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    I agree. Damage is Relative.:) I suppose it's more exciting to tell the stories of people who are off-kilter, but I guess a writer with enough skill could make anyone sound interesting. A story about a 'normal' person might seem ordinary on the face of it---but everyone has a past and reasons for being the way they are, so there is really no such thing as normal or even 'undamaged', in the end.

    But speaking of Conventionally Damaged, I started reading 'The Girl with the Dragon Tattoo'. I know that trilogy came out a while ago, but I just picked it up this week. The writing isn't exceptional and most of the characters seem mediocre, but Lisbeth Salander is a total shot in the arm! I am blown away by the strangeness of her, and there is absolutely no question that she is really, really damaged:eek:.
     
  22. Bryan Romer
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    I'm fine with a "damaged" person in the story if the damaged character has an interesting purpose. That is perfectly legitimate. But far too many writers use it as a shortcut to making the main character/hero "sympathetic" by giving him or her a huge and immediately obvious handicap. "Normal" people have more than enough handicaps to work with already.
     
  23. jannert
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    jannert Contributing Member Supporter Contributor

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    Strange people are often more interesting than mundane ones. But there's a twist. A character who may appear mundane or average, may not be at all.

    I'm always attracted to characters who appear normal, but have an inner life that is either weird and wonderful, or very screwed up. I love that 'mask' sort of thing that happens in situations like that. And I'm always interested in a character who goes through the motions of life outside himself, when in fact, he's not fully engaged with it at all. Instead, his inner demons or dreams are what feel real to him. What he says and does, and what he feels and thinks are polar opposites.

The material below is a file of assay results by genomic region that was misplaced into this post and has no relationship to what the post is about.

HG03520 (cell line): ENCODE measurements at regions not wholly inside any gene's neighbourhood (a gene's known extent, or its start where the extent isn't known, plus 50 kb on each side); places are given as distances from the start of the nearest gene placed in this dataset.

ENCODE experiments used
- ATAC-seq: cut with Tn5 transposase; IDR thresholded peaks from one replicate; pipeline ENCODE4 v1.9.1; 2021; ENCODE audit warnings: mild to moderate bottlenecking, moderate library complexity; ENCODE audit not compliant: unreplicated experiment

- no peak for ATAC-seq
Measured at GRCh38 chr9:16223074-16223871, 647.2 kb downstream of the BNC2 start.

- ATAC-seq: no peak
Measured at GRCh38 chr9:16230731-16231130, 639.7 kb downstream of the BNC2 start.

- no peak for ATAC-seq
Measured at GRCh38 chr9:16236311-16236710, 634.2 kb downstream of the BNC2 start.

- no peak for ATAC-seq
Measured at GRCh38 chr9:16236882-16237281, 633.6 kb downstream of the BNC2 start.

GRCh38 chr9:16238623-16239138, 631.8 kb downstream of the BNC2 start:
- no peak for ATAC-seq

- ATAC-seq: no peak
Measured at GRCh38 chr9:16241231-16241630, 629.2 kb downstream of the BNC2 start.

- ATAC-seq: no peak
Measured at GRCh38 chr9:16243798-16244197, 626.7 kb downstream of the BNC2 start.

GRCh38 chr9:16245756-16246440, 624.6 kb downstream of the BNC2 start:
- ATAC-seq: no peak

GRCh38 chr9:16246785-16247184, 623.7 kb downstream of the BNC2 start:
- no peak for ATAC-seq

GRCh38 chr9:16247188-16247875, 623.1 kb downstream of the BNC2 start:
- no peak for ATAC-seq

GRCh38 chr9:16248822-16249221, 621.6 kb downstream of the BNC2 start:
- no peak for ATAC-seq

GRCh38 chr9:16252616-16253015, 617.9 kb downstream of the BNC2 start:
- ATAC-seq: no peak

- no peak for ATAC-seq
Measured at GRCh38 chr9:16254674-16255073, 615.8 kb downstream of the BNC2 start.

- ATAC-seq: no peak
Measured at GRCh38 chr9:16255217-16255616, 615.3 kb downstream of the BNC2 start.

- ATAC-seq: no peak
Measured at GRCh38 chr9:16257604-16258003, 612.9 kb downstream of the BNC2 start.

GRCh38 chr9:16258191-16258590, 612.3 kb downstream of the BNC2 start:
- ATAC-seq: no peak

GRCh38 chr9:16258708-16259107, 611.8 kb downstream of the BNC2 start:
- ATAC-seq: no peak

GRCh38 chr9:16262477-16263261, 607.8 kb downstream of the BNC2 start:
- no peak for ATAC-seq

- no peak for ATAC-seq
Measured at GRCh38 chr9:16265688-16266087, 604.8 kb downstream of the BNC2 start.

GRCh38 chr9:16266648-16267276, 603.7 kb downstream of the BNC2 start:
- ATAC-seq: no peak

I suspect a lot of us feel that way, from time to time. I know I do. It's kind of the photo-negative of your kind of character, but it probably boils down to the same thing. Weird IS wonderful...at least from a writer's perspective. Sometimes the buttoned-up character encounters the outwardly strange one, and all sorts of cathartic happenings take place. I love this idea.
     
  24. mg357
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    mg357 Active Member

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    I recently started writing some stories where the leading man was damaged very badly damaged.
     
  25. Carthonn
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    Carthonn Active Member

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    Just from reading this post some questions come to mind. Why is he weak? why is he shy? Why is he unhappy in his job? Why is he lonely? You can only lead the reader on for so long. So, as you indicated, in order to agree with his "worldview" we are going to have to see some justification for his perspective. If it turns out he's just a little...wimp...well your readers won't give a damn about him. Everyone has problems.